There are millions of dogs living as companion animals or working animals in Georgia. Most of them have attentive owners and the proper training to be safe around people.
However, some dogs are dangerous and aggressive. They may turn vicious and inflict serious injuries on people that they encounter outside or that enter the space they consider their territory. Whether a dog bites you when you visit a co-worker’s home or you take your children to the park, you can suffer significant injuries.
When can you hold the animal’s owner accountable?
When they knew the animal was dangerous
Georgia does not have a strict liability rule for animal ownership. Instead, owners are only liable for animals that they know pose a risk to others. If the animal has bitten a person previously, displayed aggressive tendencies or killed an animal, then the owner would have reason to know the animal is dangerous.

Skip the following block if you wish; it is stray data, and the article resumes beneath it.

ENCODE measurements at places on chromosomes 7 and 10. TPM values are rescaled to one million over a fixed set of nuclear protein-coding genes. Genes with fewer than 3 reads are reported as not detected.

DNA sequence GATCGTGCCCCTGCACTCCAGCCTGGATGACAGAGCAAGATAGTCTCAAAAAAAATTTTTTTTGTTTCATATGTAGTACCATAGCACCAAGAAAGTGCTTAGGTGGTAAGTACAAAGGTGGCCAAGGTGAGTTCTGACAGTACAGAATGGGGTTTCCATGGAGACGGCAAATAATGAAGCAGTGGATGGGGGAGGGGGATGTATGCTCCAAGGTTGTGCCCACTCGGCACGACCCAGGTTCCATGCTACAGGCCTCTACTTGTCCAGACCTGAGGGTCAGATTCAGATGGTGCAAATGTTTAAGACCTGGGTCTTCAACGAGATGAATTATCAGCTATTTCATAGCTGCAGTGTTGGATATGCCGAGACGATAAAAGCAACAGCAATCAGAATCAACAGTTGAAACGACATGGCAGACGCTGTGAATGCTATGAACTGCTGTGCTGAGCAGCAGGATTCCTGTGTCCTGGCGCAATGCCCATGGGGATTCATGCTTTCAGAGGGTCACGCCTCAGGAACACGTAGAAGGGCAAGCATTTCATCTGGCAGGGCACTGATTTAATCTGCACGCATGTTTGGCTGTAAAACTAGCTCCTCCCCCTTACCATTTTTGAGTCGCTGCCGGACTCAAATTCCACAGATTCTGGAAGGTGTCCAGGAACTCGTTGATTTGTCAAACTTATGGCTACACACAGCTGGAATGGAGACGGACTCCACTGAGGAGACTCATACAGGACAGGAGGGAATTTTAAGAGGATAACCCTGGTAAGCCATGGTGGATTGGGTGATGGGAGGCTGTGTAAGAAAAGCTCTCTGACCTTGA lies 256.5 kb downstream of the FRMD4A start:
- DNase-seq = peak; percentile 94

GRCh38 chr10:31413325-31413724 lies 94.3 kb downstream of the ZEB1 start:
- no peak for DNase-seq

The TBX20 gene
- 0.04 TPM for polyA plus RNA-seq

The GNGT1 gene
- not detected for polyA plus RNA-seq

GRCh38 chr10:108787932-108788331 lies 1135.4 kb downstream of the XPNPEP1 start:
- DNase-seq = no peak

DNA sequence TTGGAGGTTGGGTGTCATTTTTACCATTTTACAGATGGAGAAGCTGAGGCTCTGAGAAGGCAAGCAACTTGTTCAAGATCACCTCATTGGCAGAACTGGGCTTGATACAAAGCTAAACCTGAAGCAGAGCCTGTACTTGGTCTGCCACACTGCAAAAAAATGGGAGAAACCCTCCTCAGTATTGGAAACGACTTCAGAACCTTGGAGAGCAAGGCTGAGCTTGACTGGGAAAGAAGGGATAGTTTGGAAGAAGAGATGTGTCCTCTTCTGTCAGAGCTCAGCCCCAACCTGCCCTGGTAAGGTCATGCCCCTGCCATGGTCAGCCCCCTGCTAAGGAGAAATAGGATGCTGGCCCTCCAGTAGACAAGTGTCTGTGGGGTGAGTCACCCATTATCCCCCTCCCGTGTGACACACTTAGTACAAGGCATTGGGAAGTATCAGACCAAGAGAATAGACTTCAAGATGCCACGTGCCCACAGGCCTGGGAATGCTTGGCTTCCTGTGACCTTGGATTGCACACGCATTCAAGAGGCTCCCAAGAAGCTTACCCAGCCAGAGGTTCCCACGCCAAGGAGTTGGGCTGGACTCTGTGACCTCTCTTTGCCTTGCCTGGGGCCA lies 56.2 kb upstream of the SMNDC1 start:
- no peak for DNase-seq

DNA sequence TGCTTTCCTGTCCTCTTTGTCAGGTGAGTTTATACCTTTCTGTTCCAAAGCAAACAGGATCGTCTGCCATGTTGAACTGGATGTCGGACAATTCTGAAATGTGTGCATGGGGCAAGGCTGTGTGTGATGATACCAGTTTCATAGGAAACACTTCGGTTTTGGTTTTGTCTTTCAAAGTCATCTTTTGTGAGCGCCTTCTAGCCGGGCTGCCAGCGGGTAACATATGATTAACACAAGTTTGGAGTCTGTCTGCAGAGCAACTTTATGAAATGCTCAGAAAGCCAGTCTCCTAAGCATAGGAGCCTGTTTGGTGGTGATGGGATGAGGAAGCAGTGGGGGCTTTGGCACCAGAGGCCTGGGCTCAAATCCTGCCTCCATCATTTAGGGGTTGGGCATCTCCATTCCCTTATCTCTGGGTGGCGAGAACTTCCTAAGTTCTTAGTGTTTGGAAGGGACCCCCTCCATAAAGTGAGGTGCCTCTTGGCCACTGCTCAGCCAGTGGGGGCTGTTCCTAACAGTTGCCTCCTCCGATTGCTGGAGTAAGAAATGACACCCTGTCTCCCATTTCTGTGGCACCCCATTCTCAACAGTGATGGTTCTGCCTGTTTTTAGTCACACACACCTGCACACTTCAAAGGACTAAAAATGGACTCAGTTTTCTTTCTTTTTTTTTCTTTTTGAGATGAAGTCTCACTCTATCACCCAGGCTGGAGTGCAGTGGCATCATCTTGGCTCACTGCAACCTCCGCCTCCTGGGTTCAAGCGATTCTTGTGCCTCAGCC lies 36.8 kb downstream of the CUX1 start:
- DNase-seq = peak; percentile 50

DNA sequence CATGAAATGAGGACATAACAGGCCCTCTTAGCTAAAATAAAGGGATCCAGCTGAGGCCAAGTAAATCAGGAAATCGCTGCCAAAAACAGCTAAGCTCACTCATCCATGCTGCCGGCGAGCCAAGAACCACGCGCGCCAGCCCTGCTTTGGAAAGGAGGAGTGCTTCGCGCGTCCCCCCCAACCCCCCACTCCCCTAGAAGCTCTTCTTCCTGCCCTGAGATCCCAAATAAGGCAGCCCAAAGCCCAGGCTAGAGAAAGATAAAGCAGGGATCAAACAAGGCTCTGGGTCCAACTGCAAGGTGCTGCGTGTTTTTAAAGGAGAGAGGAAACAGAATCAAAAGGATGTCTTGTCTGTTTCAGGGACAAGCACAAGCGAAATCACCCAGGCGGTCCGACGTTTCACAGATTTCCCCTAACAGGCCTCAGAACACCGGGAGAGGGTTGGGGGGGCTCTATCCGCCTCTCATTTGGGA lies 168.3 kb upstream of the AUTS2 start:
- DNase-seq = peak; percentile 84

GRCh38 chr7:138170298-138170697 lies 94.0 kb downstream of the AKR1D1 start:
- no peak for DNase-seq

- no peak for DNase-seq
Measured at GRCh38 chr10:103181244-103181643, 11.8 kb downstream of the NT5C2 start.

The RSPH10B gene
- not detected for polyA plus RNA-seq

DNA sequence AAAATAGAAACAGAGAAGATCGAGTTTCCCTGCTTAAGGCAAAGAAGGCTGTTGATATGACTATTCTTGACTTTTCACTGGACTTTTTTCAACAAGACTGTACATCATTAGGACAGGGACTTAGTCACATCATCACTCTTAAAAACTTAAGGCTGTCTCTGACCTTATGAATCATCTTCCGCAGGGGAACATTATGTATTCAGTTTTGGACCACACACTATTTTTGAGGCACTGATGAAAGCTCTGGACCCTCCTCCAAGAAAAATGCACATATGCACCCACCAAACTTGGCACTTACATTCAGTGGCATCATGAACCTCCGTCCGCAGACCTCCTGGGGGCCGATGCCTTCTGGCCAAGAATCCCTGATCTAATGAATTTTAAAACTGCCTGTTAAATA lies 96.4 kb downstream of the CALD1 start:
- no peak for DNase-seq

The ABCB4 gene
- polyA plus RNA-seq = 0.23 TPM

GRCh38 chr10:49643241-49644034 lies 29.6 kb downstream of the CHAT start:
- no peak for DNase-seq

When the victim did not provoke the animal
Georgia law also exempts owners from liability if their pet bites someone that taunted the animal or otherwise provoked the attack. Someone breaking the law or trespassing may not have a claim against an animal’s owner, but a delivery person dropping off a package might.
Finally, to bring a claim against the animal’s owner, there will need to be some kind of loss. Medical bills, property damage expenses and lost wages are all financial consequences people can recoup after a dog attacks them.
Learning more about the Georgia rules that apply to dog bite attacks can help families affected by aggressive animals.